Some eye doctors are strong advocates for providing vision therapy for children while others are not convinced that these techniques are effective. This practice is quite controversial with many health professionals providing arguments on both sides. We have outlined the basic practices of this therapy and the arguments that professionals make about them to help you determine whether or not this practice might be beneficial to your child.
In most cases children that are shown to have poor vision receive surgery or eyeglasses to correct the problem. Sometimes, however, vision therapy is applied, which requires children to work with a doctor to perform a variety of exercises that train the muscles, eye and brain to improve their visual skills.
This therapy includes physical therapy with the child working with filters, prisms, lenses and computerized lesson plans to re-train their visual system. It will take 30 minutes to an hour once or twice a week. There is no specific list of tools or techniques used for this process. Instead, your doctor will work to improve your child's vision without needing to succumb to the use of glasses or contact lenses. Many techniques used in vision therapy for children are also used on adults to treat eye strain or computer vision syndrome. The video below may help you understand it better.
Science indicates that the brain has a strong ability to alter its structure and function based on the presence of external stimuli. It was originally believed that this was only possible for children, but more recent studies show that adults have these capabilities as well. These findings also indicate that regularly administering vision therapy programs can bring about the necessary neurological changes to improve visual performance. This includes issues with visual development, vision function or visual perception.
Any time you believe that your child is suffering from vision trouble, a routine eye examination should be administered. This will involve determining the child's visual accuracy, typically by having them read an eye chart. If the child does not perform well, further tests can be administered to determine if they have the vision necessary to read properly or perform other basic skills.
Non-refractive vision problems will need to be tested with examinations designed to measure eye movements, focusing, depth perception, eye teaming and visual motor and perceptual skills. This will allow a doctor to determine if there is a problem present that will require therapy. A specific therapy program designed to address these issues will then be administered.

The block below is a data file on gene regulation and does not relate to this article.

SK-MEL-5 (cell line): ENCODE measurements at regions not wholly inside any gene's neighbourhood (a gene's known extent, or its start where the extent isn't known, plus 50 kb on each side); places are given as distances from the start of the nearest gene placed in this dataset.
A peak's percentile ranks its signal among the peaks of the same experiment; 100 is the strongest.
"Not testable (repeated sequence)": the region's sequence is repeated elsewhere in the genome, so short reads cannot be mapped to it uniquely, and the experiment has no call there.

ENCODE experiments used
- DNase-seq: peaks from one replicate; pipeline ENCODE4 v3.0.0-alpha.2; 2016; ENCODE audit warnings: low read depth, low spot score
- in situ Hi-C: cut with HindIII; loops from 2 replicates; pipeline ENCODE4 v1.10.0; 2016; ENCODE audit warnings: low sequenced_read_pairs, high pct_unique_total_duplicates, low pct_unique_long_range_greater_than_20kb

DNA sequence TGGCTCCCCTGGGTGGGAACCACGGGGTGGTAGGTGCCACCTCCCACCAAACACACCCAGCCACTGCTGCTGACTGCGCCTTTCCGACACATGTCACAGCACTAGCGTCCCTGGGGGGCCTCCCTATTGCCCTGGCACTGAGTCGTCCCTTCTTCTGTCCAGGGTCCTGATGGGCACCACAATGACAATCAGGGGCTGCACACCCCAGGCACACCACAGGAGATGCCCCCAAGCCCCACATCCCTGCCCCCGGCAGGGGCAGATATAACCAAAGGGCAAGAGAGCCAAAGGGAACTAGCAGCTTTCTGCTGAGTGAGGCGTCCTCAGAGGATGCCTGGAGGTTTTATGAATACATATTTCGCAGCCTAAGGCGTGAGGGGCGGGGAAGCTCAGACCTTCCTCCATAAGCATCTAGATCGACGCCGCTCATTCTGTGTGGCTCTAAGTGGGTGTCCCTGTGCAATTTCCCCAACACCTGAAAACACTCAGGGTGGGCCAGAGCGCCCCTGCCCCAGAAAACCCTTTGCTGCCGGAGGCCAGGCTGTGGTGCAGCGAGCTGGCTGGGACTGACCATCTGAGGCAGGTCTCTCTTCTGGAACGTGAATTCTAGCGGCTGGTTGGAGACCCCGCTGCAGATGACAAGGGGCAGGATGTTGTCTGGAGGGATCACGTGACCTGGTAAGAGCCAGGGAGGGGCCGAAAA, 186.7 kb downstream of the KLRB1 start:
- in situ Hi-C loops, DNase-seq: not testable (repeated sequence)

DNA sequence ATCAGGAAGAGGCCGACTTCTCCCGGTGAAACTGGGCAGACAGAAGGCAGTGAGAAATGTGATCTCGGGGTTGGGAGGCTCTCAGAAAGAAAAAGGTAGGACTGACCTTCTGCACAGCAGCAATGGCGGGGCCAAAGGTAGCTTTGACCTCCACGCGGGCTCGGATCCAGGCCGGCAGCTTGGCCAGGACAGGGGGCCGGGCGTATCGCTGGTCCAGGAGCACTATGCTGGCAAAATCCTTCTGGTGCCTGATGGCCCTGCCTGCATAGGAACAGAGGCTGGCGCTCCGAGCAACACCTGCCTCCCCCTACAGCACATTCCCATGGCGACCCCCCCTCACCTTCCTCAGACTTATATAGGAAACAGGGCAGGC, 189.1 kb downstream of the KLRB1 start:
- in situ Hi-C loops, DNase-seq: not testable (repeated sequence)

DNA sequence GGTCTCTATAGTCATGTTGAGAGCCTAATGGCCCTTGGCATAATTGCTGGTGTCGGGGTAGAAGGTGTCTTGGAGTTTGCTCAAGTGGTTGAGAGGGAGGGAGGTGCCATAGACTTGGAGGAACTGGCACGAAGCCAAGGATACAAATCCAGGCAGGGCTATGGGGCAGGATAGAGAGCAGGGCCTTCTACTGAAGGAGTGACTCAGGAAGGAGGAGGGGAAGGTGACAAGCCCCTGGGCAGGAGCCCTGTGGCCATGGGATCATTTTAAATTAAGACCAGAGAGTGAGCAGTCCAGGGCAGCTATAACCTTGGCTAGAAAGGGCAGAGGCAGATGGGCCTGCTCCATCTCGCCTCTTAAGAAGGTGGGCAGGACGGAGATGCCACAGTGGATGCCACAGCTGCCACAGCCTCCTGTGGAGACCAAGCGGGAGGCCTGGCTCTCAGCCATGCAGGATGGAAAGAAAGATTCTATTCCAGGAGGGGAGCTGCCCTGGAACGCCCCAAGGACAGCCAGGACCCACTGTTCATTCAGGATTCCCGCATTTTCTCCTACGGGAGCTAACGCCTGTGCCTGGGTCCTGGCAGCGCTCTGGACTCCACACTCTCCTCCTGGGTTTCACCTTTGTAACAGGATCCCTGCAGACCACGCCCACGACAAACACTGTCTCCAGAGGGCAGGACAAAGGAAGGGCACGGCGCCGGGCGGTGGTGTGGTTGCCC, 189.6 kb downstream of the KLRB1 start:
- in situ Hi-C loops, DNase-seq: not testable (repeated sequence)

Orthoptics refers to straightening the eye, a technique that works on retraining the eye muscles that may be misaligned. This allows the entire visual system including the brain and eye itself to gain better control over your sight. The goal is to eliminate reflexive behaviors that are limiting the child's vision so that their vision will be corrected over time. Many believe this to be a more beneficial treatment option for strabismus as opposed to surgery.
While sports vision training is not a form of vision therapy, it shares many similar characteristics. Those undergoing sports vision training are often given a specialized set of training programs to address the need of their sport. This technique is referred to as training rather than therapy because it is intended to enhance vision in a specific athletic situation rather than improving the patient's vision overall.
Self-help vision programs are not intended to help people stop using eyeglasses or to address refractive errors or nearsightedness. Pencil push-ups or the idea of holding a pencil at arm's length then moving it toward the eye until you can focus on the letters stamped on the side, is not considered a full vision therapy course and should not be used in place of proper vision training. This form of therapy has been found to be ineffective in children over the course of 12 weeks unless it was paired with other treatment programs.
The relationship between vision trouble and learning disabilities is often debated. Some believe that some learning disabilities actually stem from vision problems that make it difficult for the child to learn at a successful rate and correcting this vision trouble would return the child to their normal capacity for learning. Other ophthalmologists believe that there is no scientific evidence to back these claims and that children should be tested for astigmatism, nearsightedness or farsightedness before vision therapy or any type of vision correction is administered.